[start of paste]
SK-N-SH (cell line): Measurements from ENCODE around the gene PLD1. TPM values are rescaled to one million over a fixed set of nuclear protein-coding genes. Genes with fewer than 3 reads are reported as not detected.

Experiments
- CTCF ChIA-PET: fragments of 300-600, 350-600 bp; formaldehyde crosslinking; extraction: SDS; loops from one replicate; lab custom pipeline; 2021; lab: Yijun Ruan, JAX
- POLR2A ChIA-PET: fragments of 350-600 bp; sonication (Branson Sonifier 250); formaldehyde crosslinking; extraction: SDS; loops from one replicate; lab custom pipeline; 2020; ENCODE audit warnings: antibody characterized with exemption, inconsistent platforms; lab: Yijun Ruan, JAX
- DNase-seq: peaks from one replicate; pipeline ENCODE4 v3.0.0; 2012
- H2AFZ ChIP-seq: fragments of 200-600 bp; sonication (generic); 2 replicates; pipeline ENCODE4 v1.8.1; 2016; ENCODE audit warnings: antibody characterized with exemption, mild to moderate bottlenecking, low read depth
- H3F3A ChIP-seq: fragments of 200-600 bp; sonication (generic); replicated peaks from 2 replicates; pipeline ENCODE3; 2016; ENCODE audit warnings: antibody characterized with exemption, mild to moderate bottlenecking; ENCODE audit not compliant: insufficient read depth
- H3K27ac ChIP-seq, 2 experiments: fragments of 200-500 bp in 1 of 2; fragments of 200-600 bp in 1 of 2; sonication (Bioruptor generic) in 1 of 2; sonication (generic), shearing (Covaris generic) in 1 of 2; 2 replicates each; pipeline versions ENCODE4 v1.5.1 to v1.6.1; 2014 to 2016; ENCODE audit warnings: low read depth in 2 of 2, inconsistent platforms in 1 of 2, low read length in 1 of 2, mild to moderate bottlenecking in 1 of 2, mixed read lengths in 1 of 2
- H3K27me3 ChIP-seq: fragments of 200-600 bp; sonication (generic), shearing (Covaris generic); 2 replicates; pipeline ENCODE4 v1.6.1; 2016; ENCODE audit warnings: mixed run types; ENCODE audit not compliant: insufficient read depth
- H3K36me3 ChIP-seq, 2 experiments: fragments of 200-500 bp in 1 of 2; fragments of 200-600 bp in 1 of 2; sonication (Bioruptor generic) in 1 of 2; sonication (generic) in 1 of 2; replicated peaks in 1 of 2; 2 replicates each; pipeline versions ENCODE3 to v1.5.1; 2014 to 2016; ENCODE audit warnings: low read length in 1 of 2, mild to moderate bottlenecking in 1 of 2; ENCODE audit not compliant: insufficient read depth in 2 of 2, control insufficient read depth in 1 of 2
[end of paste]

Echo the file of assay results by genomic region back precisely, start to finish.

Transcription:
SK-N-SH (cell line): Measurements from ENCODE around the gene PLD1. TPM values are rescaled to one million over a fixed set of nuclear protein-coding genes. Genes with fewer than 3 reads are reported as not detected.

Experiments
- CTCF ChIA-PET: fragments of 300-600, 350-600 bp; formaldehyde crosslinking; extraction: SDS; loops from one replicate; lab custom pipeline; 2021; lab: Yijun Ruan, JAX
- POLR2A ChIA-PET: fragments of 350-600 bp; sonication (Branson Sonifier 250); formaldehyde crosslinking; extraction: SDS; loops from one replicate; lab custom pipeline; 2020; ENCODE audit warnings: antibody characterized with exemption, inconsistent platforms; lab: Yijun Ruan, JAX
- DNase-seq: peaks from one replicate; pipeline ENCODE4 v3.0.0; 2012
- H2AFZ ChIP-seq: fragments of 200-600 bp; sonication (generic); 2 replicates; pipeline ENCODE4 v1.8.1; 2016; ENCODE audit warnings: antibody characterized with exemption, mild to moderate bottlenecking, low read depth
- H3F3A ChIP-seq: fragments of 200-600 bp; sonication (generic); replicated peaks from 2 replicates; pipeline ENCODE3; 2016; ENCODE audit warnings: antibody characterized with exemption, mild to moderate bottlenecking; ENCODE audit not compliant: insufficient read depth
- H3K27ac ChIP-seq, 2 experiments: fragments of 200-500 bp in 1 of 2; fragments of 200-600 bp in 1 of 2; sonication (Bioruptor generic) in 1 of 2; sonication (generic), shearing (Covaris generic) in 1 of 2; 2 replicates each; pipeline versions ENCODE4 v1.5.1 to v1.6.1; 2014 to 2016; ENCODE audit warnings: low read depth in 2 of 2, inconsistent platforms in 1 of 2, low read length in 1 of 2, mild to moderate bottlenecking in 1 of 2, mixed read lengths in 1 of 2
- H3K27me3 ChIP-seq: fragments of 200-600 bp; sonication (generic), shearing (Covaris generic); 2 replicates; pipeline ENCODE4 v1.6.1; 2016; ENCODE audit warnings: mixed run types; ENCODE audit not compliant: insufficient read depth
- H3K36me3 ChIP-seq, 2 experiments: fragments of 200-500 bp in 1 of 2; fragments of 200-600 bp in 1 of 2; sonication (Bioruptor generic) in 1 of 2; sonication (generic) in 1 of 2; replicated peaks in 1 of 2; 2 replicates each; pipeline versions ENCODE3 to v1.5.1; 2014 to 2016; ENCODE audit warnings: low read length in 1 of 2, mild to moderate bottlenecking in 1 of 2; ENCODE audit not compliant: insufficient read depth in 2 of 2, control insufficient read depth in 1 of 2